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Glitter nail polish: The new way to protect your data

Glitter nail polish is the perfect way to ensuring your laptop hasn't been tampered with as its random pattern is extremely hard to replicate, experts say

Tomas Jivanda
Tuesday 31 December 2013 12:28 GMT
Glitter nail polish: The answer to your data security needs, say researchers
Glitter nail polish: The answer to your data security needs, say researchers (Flickr/effika)

Security experts have come up with a novel way to ensure your laptop or tablet hasn't been tampered with and your data compromised - glitter nail polish.

Physical tampering with devices to steal data, or install malware for monitoring purposes, is becoming an increasing problem, especially when travelling, where border officials can easily confiscate devices for ‘inspection’.

Problems with hardware interference and data theft have been particularly reported by business travellers to China. The UK government meanwhile has the right to suck all the data from a device and store it when people enter and leave the country.

Many people do fit tamper-proof seals over ports and screws, but these can easily be opened cleanly or replicated in minutes by anyone with minimal training, security researchers Eric Michaud and Ryan Lackey said, while presenting at the Chaos Communication Congress, reports Wired magazine.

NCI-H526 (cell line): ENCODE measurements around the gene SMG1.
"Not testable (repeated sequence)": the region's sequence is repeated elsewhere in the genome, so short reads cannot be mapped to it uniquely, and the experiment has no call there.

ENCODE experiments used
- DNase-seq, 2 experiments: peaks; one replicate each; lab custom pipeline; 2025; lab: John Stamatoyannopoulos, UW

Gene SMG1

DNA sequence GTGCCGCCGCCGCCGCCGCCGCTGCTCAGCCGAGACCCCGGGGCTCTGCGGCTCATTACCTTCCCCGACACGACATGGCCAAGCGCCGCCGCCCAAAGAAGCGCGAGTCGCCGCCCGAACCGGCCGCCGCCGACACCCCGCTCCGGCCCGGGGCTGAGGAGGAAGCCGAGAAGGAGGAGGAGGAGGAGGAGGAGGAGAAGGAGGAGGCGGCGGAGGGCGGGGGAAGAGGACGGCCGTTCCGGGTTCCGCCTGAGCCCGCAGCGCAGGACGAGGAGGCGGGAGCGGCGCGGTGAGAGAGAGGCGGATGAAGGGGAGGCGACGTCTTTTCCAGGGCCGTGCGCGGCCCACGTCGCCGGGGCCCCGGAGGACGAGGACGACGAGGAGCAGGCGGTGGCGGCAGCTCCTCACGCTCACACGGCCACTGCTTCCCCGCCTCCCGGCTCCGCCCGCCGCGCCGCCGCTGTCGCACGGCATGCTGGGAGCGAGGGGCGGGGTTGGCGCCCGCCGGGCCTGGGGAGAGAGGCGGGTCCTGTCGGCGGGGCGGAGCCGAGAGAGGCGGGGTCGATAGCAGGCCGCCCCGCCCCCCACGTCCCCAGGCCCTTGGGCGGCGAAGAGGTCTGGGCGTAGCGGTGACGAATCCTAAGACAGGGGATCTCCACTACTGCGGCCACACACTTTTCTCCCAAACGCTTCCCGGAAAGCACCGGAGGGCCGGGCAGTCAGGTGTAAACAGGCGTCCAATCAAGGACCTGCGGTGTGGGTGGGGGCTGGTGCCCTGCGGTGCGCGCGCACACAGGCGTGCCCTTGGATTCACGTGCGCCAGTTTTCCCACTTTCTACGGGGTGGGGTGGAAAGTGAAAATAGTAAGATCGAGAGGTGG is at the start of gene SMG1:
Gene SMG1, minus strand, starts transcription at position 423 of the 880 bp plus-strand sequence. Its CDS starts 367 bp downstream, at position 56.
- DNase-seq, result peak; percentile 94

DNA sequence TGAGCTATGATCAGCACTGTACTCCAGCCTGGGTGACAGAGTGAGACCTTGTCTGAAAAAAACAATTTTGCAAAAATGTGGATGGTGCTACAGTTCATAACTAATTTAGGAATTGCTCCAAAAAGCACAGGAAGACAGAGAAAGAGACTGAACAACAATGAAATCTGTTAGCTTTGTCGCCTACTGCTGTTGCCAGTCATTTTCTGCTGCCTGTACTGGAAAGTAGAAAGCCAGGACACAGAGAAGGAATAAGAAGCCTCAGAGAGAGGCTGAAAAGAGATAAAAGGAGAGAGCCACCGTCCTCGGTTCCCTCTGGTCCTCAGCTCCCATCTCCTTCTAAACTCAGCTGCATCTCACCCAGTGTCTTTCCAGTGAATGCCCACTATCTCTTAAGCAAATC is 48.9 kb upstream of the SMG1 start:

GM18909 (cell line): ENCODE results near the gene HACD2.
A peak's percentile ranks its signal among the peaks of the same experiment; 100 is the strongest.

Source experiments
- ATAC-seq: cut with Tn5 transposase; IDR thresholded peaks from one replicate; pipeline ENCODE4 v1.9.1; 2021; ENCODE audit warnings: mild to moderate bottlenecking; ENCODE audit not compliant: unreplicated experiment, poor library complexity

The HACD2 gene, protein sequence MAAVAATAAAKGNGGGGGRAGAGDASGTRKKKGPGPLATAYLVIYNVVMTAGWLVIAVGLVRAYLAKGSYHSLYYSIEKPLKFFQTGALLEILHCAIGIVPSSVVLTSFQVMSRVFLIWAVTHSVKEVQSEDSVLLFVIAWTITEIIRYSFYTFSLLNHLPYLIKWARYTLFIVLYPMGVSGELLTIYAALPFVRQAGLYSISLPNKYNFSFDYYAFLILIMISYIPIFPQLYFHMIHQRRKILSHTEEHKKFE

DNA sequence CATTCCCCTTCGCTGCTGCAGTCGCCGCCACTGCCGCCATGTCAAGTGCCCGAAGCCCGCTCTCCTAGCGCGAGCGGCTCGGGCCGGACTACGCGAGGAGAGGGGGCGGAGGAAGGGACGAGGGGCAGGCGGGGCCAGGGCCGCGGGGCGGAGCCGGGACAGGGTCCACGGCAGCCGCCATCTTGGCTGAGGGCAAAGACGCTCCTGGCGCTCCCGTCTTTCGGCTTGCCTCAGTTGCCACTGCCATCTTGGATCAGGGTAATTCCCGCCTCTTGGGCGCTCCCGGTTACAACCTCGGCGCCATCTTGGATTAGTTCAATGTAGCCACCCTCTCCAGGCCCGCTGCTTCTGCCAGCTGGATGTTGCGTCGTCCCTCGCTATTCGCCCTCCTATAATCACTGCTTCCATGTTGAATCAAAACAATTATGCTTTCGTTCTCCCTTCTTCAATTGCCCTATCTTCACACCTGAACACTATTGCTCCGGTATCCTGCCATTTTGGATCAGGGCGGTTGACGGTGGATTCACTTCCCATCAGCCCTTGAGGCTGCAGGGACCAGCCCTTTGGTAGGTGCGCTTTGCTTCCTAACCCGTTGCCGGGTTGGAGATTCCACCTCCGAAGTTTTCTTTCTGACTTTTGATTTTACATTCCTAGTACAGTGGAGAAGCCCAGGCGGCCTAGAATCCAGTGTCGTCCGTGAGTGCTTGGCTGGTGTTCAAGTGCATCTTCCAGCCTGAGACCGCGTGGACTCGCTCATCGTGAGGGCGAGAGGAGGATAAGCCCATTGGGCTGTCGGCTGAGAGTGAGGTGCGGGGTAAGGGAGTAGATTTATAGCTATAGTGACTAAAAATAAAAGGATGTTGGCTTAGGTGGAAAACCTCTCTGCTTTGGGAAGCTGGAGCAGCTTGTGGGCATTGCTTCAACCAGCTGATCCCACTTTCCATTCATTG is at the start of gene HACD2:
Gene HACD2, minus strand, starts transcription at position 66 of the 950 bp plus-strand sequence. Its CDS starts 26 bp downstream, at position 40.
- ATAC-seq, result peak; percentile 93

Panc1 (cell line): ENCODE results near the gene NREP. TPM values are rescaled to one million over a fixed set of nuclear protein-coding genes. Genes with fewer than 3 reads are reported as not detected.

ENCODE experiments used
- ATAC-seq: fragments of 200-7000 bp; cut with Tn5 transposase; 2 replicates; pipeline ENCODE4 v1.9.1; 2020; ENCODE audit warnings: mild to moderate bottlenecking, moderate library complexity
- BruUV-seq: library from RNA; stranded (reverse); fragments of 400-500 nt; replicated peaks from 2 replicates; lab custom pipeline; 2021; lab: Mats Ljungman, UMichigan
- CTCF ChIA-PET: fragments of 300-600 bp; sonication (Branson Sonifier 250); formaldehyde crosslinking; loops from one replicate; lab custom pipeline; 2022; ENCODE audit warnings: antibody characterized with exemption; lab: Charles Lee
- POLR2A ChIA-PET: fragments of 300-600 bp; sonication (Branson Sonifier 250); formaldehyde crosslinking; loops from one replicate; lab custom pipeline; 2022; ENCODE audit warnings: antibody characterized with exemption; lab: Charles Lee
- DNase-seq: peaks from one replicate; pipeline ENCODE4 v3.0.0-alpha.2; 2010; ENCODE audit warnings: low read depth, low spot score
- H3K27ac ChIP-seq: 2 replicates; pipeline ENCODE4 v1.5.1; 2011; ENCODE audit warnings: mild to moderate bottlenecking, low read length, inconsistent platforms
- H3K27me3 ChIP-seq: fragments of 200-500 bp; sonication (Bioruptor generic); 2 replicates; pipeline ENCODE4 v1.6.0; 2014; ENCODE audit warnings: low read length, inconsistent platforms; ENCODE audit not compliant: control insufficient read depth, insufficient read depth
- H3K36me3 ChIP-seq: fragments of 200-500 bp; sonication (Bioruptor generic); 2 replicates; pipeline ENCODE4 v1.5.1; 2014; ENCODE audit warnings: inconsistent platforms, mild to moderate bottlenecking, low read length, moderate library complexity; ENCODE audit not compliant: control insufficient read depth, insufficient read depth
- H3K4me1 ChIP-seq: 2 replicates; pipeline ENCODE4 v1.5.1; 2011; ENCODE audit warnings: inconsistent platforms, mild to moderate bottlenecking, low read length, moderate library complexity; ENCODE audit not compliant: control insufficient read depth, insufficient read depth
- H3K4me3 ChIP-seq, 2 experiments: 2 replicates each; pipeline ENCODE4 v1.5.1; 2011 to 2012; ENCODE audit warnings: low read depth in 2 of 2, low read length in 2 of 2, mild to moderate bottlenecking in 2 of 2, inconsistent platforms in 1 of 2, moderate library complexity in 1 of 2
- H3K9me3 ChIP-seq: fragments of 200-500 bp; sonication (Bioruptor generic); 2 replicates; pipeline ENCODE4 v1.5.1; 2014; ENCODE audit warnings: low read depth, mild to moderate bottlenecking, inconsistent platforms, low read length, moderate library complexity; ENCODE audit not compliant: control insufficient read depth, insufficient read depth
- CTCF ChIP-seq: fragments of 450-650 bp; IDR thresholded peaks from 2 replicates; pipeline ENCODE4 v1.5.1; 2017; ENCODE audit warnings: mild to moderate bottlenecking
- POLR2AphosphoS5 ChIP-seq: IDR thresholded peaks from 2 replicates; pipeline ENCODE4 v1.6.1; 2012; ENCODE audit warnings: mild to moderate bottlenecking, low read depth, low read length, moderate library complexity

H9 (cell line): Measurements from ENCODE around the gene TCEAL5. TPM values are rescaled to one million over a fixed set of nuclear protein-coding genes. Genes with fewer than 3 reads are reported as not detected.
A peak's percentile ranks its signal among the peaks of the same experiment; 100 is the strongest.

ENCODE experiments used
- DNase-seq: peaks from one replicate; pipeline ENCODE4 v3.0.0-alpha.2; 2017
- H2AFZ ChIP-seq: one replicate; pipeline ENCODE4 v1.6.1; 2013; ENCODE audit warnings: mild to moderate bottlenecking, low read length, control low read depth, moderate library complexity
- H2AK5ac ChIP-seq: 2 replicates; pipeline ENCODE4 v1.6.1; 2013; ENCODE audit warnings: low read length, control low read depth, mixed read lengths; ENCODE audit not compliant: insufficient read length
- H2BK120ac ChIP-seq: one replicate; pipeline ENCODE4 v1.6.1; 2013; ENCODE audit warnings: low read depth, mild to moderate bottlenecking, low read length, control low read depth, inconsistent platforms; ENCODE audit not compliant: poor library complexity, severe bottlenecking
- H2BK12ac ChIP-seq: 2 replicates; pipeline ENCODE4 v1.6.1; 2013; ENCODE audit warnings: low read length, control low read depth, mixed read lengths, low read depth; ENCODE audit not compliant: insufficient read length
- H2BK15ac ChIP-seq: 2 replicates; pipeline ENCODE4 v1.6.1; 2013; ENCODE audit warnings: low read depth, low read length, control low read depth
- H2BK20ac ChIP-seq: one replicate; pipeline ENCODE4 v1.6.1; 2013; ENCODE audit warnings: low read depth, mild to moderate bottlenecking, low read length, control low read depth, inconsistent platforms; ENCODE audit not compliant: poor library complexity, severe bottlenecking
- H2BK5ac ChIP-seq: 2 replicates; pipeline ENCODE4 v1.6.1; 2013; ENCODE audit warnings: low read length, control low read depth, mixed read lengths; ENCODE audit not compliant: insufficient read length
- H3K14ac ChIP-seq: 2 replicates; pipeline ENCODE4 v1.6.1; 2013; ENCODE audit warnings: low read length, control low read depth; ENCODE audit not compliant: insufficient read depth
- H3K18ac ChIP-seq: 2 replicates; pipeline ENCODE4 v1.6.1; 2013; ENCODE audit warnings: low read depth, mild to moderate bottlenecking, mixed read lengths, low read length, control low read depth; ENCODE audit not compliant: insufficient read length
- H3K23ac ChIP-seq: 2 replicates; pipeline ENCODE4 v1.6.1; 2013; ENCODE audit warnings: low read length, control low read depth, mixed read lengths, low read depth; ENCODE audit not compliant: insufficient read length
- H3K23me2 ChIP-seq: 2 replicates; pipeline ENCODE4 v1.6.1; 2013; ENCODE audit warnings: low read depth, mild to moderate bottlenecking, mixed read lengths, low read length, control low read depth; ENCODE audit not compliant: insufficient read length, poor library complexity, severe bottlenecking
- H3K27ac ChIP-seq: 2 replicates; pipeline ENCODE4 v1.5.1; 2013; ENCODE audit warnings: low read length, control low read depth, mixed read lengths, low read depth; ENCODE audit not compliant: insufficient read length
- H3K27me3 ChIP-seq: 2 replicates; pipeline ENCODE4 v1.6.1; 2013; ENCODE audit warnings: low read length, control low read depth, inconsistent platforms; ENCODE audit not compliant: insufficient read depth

The pair’s answer - create a seal that cannot be copied. Glitter nail polish is the perfect candidate for making the seal, the pair added, as a completely random pattern is created, unlike with standard paint or a sticker.

Once applied, a photo can be taken on a device such as a smartphone that will not leave your side - or can be left at home - to ensure the image has not been tampered with.

Taking a second picture once you’ve returned from a trip or become suspicious that your laptop has been meddled with, then running the two through a program that allow the two images to be rapidly switched between, will allow you to spot any differences if the glitter nail polish has been removed and repainted, Mr Michaud and Mr Lackey explained.

The technique is inspired by that used by astronomers to spot minute changes in the night sky.

In the next few months the pair plan release a cheap piece of software that will allow the images to be easily analysed, as well as enable a second step whereby a device cannot be connected to a company system - and potentially compromise it - until the images have been verified.

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